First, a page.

There are countless people suffering everyday with symptoms that are medically unexplained. They may have a label/diagnosis but insufficient explanation as to what is actually going on to fully manage it. These are often managed with medication such as painkillers or anti-inflammatories, or patients simply have to try and put up with them having received a half-hearted explanation from their primary care physician. Examples include non-cardiac chest pain, tension-type headaches, globus-syndrome, chronic fatigue syndrome, non-epileptic seizures, candidiasis hypersensitivity, chronic pain syndromes, irritable bowel syndrome.
When a patient goes to their primary care physician for a physical symptom they should, of course by investigated to see if the symptom is caused by a physical health problem. For example, if you have difficulty swallowing, the physician will first take a full history, then your throat will be examined and further tests/scans etc will be done to discover any pathophysiology . Differential diagnoses could be gastro-oesophageal reflux disease (GORD), stroke, multiple sclerosis and various cancers. But if all of these are ruled out by the time the various tests are finished the most important thing is not to dismiss the patient’s symptom! How many of us with chronic symptoms have had various tests come back as “all clear” and thought—so what next?! I’m still suffering…how do I manage my symptom(s)?!
Research has shown that 52% of adult referrals to rheumatology, cardiology, gastroenterology, neurology and gynaecology have no known pathology linked to that speciality and are therefore discharged from that speciality without a management plan. This happened to me when I was referred to rheumatology—I received a half-hearted diagnosis of fibromyalgia, was told there might be a leaflet in the waiting room I could pick up on my way out and that was that. No treatment options, no plan, no hope.
It can be very difficult to see how a very physical symptoms can have any psychological component but the mind is an incredibly powerful organ. It controls everything that happens in your body. Day-in-day-out, unconsciously, your mind controls digestion, metabolism, your heart rate and respiration. You don’t consciously think “breath-in…breath-out…” but your body just does it. However, you can choose to slow down or speed up your breathing, take a deep breath or hold your breath if you want to. It’s also been shown that being aware of your heart beat can be effective during times of anxiety when you need to calm yourself down, you can consciously slow it down.
If you want to manage physical symptoms, a helpful exercise can be to think about where you feel emotions. For example, most people feel, at least a little workplace stress—where do you feel this? Do your shoulders feel tense? Does your chest feel heavy? Do you feel a knot in your abdomen? Noticing how your emotions impact your body is an important start on the road to getting your mind and body re-connected.
Another helpful processes is to think about when you first started noticing your physical symptoms. For example, did you experience a bereavement, a period of work stress, bullying, car accident or other trauma? Once identified, considering how you managed this event is key—do you think you’ve fully processed it? Don’t compare yourself to others, everyone deals with life’s events differently. Do you think there’s a pattern to how you deal with things? Are you a stiff-upper-lip type? Or do you busy yourself with helping others? Perhaps some things feel too painful to process? Noticing these patterns and considering what impact this could be having is important. If we don’t process stressful events, the stress needs to go somewhere; the tissues in your body will hold onto it until your consciously choose to release it.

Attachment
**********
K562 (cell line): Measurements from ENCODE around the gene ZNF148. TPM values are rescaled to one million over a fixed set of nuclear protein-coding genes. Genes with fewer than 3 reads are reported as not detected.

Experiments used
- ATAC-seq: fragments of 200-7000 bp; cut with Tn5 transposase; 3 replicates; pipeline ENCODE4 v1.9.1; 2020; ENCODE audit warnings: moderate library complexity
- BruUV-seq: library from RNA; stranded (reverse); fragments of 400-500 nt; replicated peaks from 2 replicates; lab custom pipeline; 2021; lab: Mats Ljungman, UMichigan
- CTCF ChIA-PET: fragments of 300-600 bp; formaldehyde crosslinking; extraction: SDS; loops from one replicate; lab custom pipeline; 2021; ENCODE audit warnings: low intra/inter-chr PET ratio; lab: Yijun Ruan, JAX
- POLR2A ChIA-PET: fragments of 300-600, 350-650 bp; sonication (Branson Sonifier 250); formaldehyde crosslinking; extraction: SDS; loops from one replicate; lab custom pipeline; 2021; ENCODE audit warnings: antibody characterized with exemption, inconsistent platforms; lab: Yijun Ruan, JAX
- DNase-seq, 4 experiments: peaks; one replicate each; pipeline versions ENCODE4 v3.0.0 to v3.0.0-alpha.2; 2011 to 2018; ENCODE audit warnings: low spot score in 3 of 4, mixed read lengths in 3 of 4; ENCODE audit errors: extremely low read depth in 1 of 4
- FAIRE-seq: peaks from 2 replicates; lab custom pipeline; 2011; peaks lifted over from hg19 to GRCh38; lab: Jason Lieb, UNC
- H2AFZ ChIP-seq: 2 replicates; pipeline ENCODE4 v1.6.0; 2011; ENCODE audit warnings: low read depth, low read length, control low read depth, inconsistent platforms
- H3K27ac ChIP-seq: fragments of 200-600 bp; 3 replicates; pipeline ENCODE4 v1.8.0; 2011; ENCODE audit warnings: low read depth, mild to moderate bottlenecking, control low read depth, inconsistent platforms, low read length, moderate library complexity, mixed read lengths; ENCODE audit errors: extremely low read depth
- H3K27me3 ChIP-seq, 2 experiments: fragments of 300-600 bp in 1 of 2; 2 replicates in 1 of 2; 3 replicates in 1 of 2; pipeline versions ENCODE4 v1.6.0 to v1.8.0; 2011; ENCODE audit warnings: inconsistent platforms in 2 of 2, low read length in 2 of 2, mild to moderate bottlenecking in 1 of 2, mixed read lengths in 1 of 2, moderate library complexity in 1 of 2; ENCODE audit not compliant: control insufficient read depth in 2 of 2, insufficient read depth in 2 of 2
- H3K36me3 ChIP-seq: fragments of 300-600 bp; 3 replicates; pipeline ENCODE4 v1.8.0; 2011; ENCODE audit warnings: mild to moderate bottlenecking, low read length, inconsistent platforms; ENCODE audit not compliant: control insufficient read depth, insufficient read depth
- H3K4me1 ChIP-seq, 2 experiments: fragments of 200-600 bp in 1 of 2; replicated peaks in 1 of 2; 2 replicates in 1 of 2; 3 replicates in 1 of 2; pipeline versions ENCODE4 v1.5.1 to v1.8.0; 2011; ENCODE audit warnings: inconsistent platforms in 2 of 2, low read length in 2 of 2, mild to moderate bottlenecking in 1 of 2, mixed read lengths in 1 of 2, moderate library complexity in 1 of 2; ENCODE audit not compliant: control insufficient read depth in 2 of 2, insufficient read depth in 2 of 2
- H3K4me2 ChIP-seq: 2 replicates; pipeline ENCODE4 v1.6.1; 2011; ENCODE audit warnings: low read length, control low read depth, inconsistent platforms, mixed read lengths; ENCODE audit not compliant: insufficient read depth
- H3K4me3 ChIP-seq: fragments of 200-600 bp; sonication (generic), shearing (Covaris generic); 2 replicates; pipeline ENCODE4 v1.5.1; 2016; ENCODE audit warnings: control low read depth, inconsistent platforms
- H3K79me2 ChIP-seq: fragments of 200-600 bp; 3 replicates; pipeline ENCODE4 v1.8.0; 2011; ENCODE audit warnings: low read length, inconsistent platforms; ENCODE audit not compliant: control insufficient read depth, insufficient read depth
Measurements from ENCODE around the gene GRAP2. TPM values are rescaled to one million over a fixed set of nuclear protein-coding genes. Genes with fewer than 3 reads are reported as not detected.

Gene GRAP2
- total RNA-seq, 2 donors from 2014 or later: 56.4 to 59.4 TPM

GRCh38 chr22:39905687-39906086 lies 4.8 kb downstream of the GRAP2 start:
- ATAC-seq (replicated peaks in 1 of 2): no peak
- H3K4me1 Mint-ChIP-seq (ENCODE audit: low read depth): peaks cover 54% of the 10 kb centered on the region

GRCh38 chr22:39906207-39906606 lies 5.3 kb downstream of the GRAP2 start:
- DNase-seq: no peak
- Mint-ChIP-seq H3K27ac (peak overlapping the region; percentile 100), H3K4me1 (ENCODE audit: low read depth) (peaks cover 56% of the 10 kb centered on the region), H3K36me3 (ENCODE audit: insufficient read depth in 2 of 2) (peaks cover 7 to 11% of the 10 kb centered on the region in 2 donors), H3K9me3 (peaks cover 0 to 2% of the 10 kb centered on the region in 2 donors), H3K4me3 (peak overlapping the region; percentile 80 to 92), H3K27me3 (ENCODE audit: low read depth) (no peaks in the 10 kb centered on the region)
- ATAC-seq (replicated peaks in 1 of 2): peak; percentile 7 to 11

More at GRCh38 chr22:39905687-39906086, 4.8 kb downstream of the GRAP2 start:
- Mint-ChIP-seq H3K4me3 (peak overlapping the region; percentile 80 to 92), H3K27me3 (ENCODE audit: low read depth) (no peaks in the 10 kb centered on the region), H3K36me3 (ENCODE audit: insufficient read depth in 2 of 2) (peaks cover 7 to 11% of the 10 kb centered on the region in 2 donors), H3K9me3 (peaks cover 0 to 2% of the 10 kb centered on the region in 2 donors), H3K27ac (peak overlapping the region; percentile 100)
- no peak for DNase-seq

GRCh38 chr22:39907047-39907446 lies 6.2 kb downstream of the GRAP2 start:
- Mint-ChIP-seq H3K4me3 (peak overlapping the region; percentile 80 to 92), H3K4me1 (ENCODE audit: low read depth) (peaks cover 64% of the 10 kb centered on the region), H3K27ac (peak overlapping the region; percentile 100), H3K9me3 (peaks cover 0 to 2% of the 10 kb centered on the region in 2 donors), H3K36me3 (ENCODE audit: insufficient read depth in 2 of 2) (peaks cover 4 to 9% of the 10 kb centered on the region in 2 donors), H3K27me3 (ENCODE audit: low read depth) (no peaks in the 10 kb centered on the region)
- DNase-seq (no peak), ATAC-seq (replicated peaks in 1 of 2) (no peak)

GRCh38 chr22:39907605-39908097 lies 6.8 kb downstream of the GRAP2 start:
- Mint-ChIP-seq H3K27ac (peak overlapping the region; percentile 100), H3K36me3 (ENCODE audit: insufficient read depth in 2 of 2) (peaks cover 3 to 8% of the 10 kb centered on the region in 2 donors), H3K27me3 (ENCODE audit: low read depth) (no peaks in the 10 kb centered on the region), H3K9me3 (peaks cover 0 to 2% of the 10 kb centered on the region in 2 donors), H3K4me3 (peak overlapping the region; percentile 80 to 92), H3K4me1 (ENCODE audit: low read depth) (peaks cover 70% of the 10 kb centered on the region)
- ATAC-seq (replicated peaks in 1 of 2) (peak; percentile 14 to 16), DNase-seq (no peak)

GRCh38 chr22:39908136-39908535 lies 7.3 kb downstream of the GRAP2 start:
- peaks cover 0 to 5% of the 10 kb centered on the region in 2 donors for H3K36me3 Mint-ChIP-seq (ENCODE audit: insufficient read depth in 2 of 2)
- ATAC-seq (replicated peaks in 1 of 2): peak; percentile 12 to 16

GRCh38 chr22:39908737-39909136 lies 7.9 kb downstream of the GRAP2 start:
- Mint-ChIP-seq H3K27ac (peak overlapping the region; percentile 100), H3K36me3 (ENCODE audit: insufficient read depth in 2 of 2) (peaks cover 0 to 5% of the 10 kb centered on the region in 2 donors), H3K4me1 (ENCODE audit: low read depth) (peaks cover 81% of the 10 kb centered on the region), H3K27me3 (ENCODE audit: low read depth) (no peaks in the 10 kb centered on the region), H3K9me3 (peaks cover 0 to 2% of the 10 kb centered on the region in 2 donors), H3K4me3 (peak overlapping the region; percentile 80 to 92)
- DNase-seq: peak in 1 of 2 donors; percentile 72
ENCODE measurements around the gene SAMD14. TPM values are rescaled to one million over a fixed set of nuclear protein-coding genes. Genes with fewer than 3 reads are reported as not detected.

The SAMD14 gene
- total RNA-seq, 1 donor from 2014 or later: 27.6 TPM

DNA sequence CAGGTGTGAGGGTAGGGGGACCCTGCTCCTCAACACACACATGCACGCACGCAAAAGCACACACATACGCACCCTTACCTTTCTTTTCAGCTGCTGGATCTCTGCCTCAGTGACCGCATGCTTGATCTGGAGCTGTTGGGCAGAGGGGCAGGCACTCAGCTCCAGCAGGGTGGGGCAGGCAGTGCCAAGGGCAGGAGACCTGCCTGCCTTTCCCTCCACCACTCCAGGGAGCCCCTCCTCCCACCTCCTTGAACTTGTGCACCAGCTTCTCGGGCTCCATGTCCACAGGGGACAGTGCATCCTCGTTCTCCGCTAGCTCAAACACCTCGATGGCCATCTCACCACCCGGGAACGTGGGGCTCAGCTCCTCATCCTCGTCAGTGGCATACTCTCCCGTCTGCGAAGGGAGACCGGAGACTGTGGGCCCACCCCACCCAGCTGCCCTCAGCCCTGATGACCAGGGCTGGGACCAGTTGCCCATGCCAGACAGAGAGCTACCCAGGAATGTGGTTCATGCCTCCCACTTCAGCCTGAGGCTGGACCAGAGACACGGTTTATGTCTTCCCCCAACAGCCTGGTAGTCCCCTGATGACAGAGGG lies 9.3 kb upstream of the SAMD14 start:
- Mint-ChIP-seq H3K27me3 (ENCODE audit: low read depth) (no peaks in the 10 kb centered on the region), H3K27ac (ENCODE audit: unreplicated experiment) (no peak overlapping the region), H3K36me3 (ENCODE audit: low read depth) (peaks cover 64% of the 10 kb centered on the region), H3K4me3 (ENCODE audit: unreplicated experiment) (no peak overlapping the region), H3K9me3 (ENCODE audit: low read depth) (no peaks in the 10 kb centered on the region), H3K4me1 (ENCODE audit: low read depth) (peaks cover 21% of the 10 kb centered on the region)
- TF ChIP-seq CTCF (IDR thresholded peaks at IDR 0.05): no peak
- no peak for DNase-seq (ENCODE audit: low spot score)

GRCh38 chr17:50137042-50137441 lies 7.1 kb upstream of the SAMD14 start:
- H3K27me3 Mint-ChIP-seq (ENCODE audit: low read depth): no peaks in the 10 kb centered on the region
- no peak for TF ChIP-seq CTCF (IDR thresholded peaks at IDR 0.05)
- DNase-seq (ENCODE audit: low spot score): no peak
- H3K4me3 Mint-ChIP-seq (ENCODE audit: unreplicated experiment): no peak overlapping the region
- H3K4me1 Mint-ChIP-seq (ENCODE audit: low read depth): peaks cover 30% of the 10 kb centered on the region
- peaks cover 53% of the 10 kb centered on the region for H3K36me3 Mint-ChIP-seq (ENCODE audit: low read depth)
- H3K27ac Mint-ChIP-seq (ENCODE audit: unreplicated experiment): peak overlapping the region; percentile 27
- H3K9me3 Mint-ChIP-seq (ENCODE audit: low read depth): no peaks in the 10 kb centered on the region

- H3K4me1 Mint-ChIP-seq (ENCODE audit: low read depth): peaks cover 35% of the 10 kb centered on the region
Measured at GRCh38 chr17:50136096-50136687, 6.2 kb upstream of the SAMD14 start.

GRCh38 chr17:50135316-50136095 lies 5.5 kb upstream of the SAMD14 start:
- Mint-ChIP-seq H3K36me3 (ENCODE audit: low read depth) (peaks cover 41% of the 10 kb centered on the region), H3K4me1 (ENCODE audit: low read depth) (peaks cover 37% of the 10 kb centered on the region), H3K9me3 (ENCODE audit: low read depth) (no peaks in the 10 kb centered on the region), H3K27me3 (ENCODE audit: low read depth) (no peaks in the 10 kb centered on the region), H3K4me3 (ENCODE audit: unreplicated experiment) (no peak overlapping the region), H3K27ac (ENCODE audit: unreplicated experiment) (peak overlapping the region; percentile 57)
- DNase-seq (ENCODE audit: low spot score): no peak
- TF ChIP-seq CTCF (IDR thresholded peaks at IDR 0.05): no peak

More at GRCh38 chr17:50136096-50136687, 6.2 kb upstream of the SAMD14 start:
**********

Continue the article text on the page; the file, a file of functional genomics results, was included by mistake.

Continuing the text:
Not processing events fully can lead to shame and guilt. Holding onto these feelings becomes a negative cycle that can impact every area of life.
You may feel that your physical symptoms come and go randomly with no connection to anything and despite trying to find triggers. The body is amazing at holding onto stress and releasing it at a later date. For other people the body provides an early warning signal that your under stress. Counselling can help you become more aware of your emotions and how you process them. It can also help you becomes more in tune with your body, which, in turn, will improve your physical health.
If you’re not yet convinced that the brain-body connection is important, take a look at this study (Suzanne C. Segerstrom, Ph.D., et al.), it shows that law students who were confident had more and better functioning immune cells than worried students. This systemic review and meta-analysis (Alan Rozanski, MD, et al.) also showed that optimism was associated with lower risk of cardiovascular events.
During these difficult times, people are struggling with all sorts of unusual experiences and are dealing with untold pressures, don’t downplay how hard you’re finding it! It’s been shown that talking is one of the most important things we can do, whether this is to a trusted friend or to a professional counsellor, making the first step will be the hardest but it will benefit every aspect of your life.